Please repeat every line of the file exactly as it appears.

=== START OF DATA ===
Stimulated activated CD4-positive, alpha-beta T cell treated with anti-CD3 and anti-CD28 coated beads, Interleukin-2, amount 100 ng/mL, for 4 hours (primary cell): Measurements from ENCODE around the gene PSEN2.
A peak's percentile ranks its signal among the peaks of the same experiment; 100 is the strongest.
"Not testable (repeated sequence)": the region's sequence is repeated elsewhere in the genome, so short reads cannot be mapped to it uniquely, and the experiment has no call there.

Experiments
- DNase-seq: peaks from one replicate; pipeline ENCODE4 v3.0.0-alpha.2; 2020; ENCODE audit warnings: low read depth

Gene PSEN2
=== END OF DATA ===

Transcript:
Stimulated activated CD4-positive, alpha-beta T cell treated with anti-CD3 and anti-CD28 coated beads, Interleukin-2, amount 100 ng/mL, for 4 hours (primary cell): Measurements from ENCODE around the gene PSEN2.
A peak's percentile ranks its signal among the peaks of the same experiment; 100 is the strongest.
"Not testable (repeated sequence)": the region's sequence is repeated elsewhere in the genome, so short reads cannot be mapped to it uniquely, and the experiment has no call there.

Experiments
- DNase-seq: peaks from one replicate; pipeline ENCODE4 v3.0.0-alpha.2; 2020; ENCODE audit warnings: low read depth

Gene PSEN2